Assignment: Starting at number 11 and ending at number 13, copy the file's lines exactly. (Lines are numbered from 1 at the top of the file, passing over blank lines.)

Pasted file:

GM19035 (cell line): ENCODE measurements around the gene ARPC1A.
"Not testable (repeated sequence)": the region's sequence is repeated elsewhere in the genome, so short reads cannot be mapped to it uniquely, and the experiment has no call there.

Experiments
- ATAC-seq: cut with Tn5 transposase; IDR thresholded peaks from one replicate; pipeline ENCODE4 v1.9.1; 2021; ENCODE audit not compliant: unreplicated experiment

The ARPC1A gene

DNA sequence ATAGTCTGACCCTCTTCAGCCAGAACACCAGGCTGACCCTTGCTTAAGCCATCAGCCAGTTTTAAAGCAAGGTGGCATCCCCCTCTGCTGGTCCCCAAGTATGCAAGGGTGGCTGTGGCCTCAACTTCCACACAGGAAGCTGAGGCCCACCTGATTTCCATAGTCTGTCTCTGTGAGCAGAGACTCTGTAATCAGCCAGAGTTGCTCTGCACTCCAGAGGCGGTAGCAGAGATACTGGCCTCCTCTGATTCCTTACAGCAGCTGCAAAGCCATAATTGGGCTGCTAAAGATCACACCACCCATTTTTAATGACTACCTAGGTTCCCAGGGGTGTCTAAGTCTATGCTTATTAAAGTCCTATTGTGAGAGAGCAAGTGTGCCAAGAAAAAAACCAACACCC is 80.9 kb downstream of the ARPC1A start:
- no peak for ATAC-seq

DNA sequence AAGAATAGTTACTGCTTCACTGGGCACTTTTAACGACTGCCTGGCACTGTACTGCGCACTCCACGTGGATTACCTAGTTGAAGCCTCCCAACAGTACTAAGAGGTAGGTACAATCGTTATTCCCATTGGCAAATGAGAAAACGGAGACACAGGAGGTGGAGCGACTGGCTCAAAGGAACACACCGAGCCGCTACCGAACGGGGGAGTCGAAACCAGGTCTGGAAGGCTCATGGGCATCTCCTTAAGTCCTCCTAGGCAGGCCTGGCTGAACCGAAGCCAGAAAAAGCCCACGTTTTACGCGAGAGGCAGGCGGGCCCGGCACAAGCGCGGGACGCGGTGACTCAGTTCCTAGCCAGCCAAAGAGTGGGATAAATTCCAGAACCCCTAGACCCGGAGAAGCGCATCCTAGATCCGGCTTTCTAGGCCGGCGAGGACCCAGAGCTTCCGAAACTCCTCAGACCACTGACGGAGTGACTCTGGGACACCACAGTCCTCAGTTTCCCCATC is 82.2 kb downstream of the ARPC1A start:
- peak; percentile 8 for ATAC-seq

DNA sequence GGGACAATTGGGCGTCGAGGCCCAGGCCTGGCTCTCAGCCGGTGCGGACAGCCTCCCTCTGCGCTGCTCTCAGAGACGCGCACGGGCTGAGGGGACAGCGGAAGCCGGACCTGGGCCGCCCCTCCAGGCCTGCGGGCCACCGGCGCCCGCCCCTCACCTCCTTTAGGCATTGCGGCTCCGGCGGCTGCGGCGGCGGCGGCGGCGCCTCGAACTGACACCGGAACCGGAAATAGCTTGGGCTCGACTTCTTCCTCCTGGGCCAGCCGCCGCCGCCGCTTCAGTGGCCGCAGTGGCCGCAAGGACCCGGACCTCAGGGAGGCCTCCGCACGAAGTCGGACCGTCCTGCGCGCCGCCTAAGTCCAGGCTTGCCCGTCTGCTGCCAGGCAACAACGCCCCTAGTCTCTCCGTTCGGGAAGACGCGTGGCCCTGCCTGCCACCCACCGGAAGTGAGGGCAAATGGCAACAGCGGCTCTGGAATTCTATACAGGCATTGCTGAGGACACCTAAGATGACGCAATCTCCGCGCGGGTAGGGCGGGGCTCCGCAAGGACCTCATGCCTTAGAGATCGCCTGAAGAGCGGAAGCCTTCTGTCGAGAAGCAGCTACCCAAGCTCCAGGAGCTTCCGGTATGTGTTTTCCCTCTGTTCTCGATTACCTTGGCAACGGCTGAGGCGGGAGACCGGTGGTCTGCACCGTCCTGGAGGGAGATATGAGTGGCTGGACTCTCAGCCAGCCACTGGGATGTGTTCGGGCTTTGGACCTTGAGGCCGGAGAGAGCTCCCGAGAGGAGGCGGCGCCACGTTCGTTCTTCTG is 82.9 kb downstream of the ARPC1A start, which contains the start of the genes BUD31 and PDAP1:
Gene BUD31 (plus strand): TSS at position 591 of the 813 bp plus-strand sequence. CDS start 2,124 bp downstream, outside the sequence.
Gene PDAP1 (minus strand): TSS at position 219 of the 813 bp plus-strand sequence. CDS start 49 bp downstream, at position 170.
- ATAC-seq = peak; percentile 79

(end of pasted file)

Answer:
Gene BUD31 (plus strand): TSS at position 591 of the 813 bp plus-strand sequence. CDS start 2,124 bp downstream, outside the sequence.
Gene PDAP1 (minus strand): TSS at position 219 of the 813 bp plus-strand sequence. CDS start 49 bp downstream, at position 170.
- ATAC-seq = peak; percentile 79